How He Can Survive: A 16-13 overtime win over the New York Jets in Week 6 took some sting out of that loss to the Browns. But it's hard to think the Bills can start rolling now. Jauron has had plenty of time to make his mark on his team. So far all we know is that the Bills aren't responding to his methods.
Prediction: Another embarrassing loss like the one against the Browns will seal his fate before season's end.
5. Jeff Fisher, Tennessee Titans (0-6 in 2009; 128-108 in 16 seasons with team)
How He Got On The Hot Seat: Fisher is off to his worst start ever in Tennessee. Some of the losses were explainable, but the 59-0 Week 6 loss to the host Patriots officially raised the heat on him. Titans owner Bud Adams told The Nashville Tennessean that he hasn't guaranteed Fisher's future beyond this season. The owner added that he's never been so perplexed by his team's play, especially because Tennessee went 13-3 in 2008.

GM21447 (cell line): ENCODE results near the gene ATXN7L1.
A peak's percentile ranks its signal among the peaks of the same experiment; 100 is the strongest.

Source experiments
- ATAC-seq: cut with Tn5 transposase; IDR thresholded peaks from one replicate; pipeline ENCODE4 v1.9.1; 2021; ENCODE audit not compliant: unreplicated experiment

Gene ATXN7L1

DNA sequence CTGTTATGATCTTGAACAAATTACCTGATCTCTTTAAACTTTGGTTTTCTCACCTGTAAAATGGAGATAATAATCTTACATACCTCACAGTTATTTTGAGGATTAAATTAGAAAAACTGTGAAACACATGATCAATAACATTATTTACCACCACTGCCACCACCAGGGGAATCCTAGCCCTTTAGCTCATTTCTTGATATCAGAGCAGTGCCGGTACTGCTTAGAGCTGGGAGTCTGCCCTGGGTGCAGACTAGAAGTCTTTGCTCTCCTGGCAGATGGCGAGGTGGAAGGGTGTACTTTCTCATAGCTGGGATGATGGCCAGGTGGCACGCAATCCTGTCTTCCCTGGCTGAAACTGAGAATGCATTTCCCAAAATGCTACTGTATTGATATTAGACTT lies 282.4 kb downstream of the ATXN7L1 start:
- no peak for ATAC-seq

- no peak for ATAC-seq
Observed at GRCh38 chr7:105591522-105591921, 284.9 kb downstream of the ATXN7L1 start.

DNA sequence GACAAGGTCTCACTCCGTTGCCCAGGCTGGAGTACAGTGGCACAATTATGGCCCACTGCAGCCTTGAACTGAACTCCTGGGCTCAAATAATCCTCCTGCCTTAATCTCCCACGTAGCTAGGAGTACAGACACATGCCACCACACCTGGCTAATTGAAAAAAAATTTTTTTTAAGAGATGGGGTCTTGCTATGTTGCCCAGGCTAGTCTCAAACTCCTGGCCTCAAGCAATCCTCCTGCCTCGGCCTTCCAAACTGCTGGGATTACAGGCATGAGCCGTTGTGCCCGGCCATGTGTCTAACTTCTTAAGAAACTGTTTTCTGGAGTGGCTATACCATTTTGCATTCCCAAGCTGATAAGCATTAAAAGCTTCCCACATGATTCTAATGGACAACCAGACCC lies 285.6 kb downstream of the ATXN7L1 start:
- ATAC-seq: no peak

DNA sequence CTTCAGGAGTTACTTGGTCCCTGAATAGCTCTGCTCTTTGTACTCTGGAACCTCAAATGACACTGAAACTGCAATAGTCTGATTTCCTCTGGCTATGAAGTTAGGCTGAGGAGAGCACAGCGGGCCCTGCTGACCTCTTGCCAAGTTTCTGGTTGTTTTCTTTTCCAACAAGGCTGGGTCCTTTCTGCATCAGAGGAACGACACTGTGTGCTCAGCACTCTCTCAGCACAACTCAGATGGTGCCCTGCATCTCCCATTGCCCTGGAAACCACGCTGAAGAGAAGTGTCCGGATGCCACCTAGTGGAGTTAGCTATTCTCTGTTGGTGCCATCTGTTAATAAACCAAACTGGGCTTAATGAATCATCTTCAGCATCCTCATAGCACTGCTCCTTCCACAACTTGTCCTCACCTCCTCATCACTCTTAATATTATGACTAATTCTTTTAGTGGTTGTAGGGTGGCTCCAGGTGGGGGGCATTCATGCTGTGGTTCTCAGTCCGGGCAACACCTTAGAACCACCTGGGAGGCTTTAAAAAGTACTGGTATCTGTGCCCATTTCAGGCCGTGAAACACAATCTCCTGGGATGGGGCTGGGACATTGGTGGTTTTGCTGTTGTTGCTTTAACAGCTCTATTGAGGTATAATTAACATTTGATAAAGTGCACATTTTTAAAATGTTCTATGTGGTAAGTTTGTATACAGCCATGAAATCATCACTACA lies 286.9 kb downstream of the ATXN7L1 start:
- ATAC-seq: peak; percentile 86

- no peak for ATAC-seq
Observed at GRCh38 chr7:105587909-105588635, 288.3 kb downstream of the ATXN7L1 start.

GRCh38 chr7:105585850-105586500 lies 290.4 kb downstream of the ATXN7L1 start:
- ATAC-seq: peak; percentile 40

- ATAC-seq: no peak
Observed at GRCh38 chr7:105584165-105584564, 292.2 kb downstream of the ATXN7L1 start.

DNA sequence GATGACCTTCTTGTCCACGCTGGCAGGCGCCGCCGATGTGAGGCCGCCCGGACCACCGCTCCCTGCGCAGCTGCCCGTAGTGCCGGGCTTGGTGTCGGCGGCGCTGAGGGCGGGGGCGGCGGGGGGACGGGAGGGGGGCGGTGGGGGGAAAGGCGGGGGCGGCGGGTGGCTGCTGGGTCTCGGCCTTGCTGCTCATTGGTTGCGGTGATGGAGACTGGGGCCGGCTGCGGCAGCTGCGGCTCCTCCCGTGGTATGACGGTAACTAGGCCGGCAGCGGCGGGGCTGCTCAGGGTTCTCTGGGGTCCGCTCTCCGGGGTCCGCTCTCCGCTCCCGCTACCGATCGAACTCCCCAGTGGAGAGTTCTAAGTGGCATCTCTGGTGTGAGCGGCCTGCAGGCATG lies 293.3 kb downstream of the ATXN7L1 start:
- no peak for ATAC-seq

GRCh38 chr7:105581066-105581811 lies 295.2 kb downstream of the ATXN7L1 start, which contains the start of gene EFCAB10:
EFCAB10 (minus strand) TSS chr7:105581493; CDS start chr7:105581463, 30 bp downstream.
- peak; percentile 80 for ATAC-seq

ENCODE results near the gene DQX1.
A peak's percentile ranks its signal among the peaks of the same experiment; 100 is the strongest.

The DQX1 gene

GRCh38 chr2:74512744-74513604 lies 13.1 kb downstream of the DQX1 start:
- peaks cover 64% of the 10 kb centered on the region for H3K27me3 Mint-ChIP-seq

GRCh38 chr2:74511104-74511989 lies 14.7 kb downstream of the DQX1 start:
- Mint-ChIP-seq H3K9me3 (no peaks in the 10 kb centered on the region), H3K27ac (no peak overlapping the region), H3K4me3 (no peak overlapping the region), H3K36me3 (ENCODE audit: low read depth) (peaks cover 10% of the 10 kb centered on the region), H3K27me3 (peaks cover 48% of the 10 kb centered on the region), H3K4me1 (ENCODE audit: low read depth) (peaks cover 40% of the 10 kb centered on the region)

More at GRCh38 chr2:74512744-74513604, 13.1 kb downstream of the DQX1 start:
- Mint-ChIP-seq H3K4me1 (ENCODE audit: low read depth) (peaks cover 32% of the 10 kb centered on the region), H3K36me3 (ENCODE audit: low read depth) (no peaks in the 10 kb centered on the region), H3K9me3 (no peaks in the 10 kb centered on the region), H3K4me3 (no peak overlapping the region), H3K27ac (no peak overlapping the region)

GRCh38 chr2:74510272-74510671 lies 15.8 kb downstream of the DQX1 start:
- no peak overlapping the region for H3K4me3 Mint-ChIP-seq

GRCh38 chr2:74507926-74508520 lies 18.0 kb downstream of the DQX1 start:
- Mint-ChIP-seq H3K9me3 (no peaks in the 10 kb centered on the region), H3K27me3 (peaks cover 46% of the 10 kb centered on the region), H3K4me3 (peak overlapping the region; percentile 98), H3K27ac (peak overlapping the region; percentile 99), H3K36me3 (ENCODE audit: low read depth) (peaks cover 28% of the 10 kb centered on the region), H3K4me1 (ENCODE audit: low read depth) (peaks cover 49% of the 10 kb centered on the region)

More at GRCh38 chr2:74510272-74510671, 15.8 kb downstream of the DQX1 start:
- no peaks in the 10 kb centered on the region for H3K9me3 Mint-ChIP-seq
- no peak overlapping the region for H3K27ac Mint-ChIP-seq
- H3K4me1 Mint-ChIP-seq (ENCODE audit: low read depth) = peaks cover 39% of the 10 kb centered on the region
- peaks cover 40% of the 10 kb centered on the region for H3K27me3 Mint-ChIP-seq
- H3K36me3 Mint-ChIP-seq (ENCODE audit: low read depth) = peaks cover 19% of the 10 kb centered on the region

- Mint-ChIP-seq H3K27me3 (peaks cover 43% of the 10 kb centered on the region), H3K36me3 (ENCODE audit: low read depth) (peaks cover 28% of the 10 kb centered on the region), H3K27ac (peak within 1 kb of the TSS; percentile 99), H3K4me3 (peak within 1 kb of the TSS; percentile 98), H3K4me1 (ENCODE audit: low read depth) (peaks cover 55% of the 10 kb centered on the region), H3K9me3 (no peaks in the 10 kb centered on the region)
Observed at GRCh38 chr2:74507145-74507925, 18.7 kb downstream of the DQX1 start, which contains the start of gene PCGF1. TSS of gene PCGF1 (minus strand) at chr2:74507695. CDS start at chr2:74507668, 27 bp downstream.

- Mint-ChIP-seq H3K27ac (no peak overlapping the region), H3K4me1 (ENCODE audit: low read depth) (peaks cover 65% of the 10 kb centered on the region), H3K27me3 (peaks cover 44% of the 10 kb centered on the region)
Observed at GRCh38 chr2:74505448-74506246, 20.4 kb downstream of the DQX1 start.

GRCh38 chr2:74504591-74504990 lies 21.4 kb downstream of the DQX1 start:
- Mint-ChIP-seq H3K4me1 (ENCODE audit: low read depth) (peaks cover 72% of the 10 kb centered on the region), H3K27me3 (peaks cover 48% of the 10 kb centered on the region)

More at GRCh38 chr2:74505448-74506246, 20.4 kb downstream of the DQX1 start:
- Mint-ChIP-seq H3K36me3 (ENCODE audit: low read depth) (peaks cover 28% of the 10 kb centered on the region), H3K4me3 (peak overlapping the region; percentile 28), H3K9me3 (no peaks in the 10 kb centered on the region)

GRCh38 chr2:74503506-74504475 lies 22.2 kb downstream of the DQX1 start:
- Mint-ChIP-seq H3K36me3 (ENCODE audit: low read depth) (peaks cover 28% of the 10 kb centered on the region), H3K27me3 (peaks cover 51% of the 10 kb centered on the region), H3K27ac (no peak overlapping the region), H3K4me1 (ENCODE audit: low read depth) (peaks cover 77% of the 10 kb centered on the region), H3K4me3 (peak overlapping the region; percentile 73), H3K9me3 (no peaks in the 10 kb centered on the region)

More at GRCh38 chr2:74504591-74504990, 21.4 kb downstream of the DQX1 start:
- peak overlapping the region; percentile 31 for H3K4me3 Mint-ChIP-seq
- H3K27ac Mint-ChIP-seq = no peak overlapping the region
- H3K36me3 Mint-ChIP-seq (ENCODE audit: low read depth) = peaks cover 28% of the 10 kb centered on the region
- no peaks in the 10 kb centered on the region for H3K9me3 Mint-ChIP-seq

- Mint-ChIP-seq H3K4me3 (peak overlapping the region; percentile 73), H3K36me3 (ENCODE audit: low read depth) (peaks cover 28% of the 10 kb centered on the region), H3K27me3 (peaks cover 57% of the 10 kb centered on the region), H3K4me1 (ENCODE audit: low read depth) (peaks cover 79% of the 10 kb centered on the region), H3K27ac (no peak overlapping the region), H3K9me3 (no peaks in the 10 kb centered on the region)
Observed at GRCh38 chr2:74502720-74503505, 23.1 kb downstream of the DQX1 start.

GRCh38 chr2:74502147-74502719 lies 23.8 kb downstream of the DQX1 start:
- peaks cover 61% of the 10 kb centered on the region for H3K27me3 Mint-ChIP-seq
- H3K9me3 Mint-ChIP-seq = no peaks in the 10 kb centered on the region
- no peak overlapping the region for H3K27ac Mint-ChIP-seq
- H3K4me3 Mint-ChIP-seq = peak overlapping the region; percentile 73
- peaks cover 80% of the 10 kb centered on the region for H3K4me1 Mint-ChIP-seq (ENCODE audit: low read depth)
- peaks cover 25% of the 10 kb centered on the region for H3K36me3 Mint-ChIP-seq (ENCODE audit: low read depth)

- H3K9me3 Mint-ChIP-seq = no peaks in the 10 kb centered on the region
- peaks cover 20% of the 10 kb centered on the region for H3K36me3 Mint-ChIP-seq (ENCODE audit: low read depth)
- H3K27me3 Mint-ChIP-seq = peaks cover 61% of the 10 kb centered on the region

How He Can Survive: Fisher has to find some way to jump-start this team. That New England game was the first real example of how far the Titans have fallen. It's one thing to lose a close game at Pittsburgh. But a blowout loss to a division rival like Indianapolis and a full-scale throttling by the Patriots means the Titans just can't compete. At this point, Fisher probably has to win six or seven of his final 10 games to feel safe.
Prediction: Fisher is too good of a coach to go out like this. He will find a way to resuscitate this squad.
Jeffri Chadiha covers the NFL for ESPN.com.